Maps

The maps are made from Birch treated with a special UV coating; the multiple water layers are Aspen treated with a stain that protects the layers while giving a sense of depth to the whole map.

Category: Maps

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While Geographic Information Systems answers the “what” and “where” of locations, Geographic Information Science is concerned with the “how”. … It encompasses all aspects of GIS such as remote sensing, surveying, mathematics, programming and geography.

This is an important distinction. The science is based on data collected and shared in a meaningful way in order to provide accurate assessments and analytical solutions. We make maps from data; nothing is traced or copied from other maps.

Category: Maps

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Cartography is the study and practice of making maps. Combining science, aesthetics, and technique, cartography builds on the premise that reality can be modeled in ways that communicate spatial information effectively.

Without maps, we would be “spatially blind.” Knowledge about spatial relations and location of objects are most important to learn about space, to act in space, to be aware of what is where and what is around us, or simply to be able to make good decisions. Maps can be derived automatically from geodata acquisition methods, such as laser scanning, remote sensing, or sensor networks. Smart models of geodata can be built allowing in-depth analysis of structures and patterns. A whole range of presentation forms are available nowadays, from maps on mobile phones all the way to geoinformation presented as augmented reality presentations or on wooden charts like we build.

credit Georg Gartner – He serves as president of the International Cartographic Association.

Category: Maps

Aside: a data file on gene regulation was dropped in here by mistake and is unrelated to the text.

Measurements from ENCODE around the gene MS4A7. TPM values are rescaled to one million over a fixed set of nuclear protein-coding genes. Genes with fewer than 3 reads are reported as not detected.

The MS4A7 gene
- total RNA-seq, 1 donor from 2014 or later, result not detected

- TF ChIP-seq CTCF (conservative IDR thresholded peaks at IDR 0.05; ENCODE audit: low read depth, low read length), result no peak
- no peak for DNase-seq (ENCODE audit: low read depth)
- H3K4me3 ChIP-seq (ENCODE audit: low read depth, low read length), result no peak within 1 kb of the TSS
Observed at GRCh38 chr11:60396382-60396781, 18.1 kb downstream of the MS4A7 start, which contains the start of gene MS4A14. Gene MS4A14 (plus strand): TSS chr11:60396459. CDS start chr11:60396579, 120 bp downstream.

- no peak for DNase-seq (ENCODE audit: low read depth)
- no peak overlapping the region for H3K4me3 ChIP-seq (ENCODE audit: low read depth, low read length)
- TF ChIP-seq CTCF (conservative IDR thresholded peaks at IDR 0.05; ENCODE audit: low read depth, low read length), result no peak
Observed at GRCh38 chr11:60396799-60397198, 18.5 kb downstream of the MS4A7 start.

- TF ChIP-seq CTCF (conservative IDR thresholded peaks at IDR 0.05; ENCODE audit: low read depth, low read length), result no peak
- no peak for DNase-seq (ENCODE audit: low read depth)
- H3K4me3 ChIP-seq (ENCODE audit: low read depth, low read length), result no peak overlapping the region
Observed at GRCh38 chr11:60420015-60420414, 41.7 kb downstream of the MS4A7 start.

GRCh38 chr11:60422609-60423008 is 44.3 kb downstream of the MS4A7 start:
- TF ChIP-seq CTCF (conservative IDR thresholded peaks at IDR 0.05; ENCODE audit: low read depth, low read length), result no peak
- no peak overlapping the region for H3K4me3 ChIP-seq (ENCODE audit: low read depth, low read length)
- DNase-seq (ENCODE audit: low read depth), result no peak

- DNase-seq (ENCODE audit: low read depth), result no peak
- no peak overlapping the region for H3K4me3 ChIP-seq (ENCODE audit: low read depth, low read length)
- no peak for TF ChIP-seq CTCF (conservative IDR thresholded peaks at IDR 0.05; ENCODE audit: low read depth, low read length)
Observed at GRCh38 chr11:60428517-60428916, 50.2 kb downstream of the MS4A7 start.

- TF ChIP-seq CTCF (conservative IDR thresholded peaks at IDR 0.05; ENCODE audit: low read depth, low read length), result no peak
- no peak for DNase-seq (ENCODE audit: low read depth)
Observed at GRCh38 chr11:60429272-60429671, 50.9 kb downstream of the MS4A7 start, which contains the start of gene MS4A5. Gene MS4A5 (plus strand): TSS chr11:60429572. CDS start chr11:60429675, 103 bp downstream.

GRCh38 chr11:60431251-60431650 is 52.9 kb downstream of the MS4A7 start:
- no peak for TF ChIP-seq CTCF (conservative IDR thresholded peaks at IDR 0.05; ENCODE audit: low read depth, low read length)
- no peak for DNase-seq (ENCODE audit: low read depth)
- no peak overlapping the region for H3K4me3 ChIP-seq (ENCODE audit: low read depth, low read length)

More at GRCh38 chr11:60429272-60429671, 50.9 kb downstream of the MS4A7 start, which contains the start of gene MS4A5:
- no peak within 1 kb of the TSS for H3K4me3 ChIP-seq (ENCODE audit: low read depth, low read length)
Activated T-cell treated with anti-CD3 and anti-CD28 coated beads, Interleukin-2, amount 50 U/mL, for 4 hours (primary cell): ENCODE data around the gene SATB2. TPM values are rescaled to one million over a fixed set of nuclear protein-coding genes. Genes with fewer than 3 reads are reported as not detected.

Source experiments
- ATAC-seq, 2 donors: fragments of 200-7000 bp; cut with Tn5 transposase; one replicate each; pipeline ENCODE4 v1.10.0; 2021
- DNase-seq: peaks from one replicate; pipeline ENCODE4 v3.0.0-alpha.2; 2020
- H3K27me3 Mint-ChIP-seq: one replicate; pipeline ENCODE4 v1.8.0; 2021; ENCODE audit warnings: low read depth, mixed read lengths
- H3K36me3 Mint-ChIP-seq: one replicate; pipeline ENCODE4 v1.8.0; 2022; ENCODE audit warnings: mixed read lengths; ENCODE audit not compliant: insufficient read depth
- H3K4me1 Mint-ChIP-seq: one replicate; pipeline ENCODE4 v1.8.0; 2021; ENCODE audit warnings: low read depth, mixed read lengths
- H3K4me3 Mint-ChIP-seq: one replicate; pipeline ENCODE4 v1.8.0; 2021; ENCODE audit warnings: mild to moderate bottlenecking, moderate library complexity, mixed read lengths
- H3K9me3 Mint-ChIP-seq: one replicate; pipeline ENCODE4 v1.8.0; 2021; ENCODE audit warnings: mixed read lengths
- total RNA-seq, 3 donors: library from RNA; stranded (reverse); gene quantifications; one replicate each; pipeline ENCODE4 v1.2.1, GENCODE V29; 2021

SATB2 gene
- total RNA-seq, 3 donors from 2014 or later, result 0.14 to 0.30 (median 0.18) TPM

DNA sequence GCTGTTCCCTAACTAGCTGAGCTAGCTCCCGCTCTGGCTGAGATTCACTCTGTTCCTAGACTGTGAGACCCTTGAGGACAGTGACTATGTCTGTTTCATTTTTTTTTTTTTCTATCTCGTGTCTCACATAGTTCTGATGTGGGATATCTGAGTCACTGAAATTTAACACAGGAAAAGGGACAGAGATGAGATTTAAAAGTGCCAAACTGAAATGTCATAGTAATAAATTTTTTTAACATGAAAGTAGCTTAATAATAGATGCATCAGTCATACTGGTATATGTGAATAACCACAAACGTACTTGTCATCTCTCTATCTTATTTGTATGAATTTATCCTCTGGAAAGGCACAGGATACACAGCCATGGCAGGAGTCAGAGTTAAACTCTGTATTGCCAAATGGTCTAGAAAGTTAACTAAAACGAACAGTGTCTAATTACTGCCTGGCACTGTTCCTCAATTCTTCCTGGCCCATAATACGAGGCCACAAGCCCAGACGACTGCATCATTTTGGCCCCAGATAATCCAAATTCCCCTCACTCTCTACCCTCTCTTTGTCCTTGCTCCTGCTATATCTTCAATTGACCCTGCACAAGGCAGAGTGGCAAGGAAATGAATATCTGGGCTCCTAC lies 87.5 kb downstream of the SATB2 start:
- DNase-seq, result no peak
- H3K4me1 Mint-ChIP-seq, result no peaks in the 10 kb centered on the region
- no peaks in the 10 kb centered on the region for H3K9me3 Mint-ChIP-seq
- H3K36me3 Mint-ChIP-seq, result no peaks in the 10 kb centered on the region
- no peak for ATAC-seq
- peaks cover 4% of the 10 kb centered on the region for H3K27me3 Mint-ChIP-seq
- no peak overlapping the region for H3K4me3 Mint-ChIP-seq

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The numbers represent depth data at that specific point. We also include shipwrecks, sea grasses, navigation channels, spoil areas where dredging the Intracoastals and other channels are placed. The spoils actually get filled up toward the surface. The designation of their area is for navigation warning – it does not mean the whole area is full. It simply denotes the allowed area for the dredge. We show them reversed to point out the borders.

This data is collected from multiple sources including local captains, NOAA, USGS, US Coast Guard, CIA World Databank, Army Corps of Engineers, National Geophysical Data Center, the Environmental Protection Agency and each state’s and county’s GIS divisions.

Category: Maps

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The colors that go from light to dark represent the depth of the water in a meaningful way that helps us perceive depth. The USGS and NOAA have a series of color charts that have been adopted as part of the metadata used. From the cartography perspective, we like to adjust contours to whatever scale the map is presented. If it makes sense to do 3′ 6′ 9′ 12′ or whatever we choose, we control the representation. Using depth data and our GIS we can make them any way we’d like. No map tracings of any sort – ever.

Category: Maps

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We recommend keeping them in a humidity controlled area within reason. Outdoor placement is not a good idea. The sun will also seriously fade the maps over time if they have direct exposure. UV coated windows help tremendously but be careful where you place them.

Category: Maps

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Sure, we do it all the time. Our maps are made from a cartographic perspective of a “presentation” piece. The top area includes a few parts of the legend that matter, like title and sub-title, scale, projection, nautical or regular miles as well as a compass rose. In addition, some graphic elements can be changed to include a family crest, wedding date, or company logo. We also offer a star or heart to pinpoint your preferred location if you’d like.

If you need customization, just reach out to us in our contact form and we will get back to you.

Category: Maps

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With two to thirteen layers of wood glued together it’s important that the wood is allowed to “breathe”. In humid environments it will break down over time if there is little air access. When we hang one of the maps in a public place we use standoffs around the frame and leave a 1/4″ gap for air to flow when the Plexiglas is used.

The glass also obscures the 3D effect somewhat and depending on the lighting in the room, it can also cause refracting of the light.

Category: Maps

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